Child Support and Fathers' Remarriage and Fertility
David E. Bloom, Cecilia Conrad, Cynthia Miller
This paper tests the hypothesis that child support obligations impede remarriage among nonresident fathers. Hazard models fit to data from the National Longitudinal Survey of Youth and from the Survey of Income and Program Participation reveal that child support obligations deter remarriage among low-income nonresident fathers. The benefits to children of stricter child support enforcement are thus diminished by the negative effects of child support on remarriage, as a substantial share of nonresident fathers remarry and help support women with children. Indeed, simple calculations based on our findings suggest that the financial benefits to children in single-parent families of improved enforcement may be substantially or completely offset by the negative effects of enforcement that operate indirectly through diminished remarriage. The results provide no evidence that child support influences the nature of matches in the remarriage market or the likelihood of subsequent fertility.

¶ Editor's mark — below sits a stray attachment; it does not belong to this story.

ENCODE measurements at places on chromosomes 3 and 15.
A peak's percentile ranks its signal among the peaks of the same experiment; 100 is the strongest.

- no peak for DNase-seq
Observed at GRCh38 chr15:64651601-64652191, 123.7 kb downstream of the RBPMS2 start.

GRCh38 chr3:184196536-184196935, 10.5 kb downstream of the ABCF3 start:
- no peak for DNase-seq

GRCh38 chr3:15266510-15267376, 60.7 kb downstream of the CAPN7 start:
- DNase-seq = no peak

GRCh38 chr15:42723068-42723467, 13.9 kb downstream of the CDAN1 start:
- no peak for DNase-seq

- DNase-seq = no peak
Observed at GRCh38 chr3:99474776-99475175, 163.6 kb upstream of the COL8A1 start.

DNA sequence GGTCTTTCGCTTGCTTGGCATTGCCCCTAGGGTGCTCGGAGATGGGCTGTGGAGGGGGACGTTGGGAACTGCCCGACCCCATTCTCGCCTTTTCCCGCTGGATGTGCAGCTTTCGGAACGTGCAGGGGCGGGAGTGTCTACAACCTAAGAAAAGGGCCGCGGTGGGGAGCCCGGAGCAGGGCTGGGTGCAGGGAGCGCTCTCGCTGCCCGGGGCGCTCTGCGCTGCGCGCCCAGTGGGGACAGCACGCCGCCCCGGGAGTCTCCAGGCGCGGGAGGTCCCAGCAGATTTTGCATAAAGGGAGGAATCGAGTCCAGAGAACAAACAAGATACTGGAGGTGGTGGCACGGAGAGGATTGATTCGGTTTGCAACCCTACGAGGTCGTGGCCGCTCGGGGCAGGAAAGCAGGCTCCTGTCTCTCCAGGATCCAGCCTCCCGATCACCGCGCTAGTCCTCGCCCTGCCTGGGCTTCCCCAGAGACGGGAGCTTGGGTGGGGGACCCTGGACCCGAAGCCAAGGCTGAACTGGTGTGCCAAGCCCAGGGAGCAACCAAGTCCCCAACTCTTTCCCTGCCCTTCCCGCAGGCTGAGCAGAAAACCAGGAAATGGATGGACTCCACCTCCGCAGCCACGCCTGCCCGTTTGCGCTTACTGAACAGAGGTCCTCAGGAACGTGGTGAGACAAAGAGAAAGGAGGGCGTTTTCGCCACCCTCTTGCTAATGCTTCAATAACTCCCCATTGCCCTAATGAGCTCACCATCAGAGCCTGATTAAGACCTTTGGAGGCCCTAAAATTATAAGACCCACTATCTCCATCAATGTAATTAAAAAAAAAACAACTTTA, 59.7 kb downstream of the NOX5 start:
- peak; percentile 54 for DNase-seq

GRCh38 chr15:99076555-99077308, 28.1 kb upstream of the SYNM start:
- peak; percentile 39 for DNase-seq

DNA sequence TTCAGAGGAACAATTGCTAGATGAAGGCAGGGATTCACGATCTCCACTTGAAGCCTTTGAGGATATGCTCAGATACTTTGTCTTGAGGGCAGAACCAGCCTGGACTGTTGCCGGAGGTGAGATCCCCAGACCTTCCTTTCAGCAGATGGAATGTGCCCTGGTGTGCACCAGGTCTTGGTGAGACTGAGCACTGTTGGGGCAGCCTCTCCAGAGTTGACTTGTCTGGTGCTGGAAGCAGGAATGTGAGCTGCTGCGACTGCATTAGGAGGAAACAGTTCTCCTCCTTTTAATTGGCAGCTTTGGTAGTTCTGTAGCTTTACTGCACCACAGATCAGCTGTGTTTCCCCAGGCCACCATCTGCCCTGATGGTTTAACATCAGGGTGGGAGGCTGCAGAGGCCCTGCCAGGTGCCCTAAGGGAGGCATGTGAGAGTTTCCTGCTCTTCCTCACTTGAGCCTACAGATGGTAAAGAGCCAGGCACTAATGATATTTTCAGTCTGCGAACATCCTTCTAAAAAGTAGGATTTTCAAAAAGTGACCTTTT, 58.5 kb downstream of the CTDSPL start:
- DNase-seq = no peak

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Document Object Identifier (DOI): 10.3386/w5781
Published: Garfinkel, I., S. McLanahan, D. Meyer, and J. Seltor (eds.) The Effects of Child Support Enforcement on Non-Resident Fathers. New York: Russell Sage, 1998.
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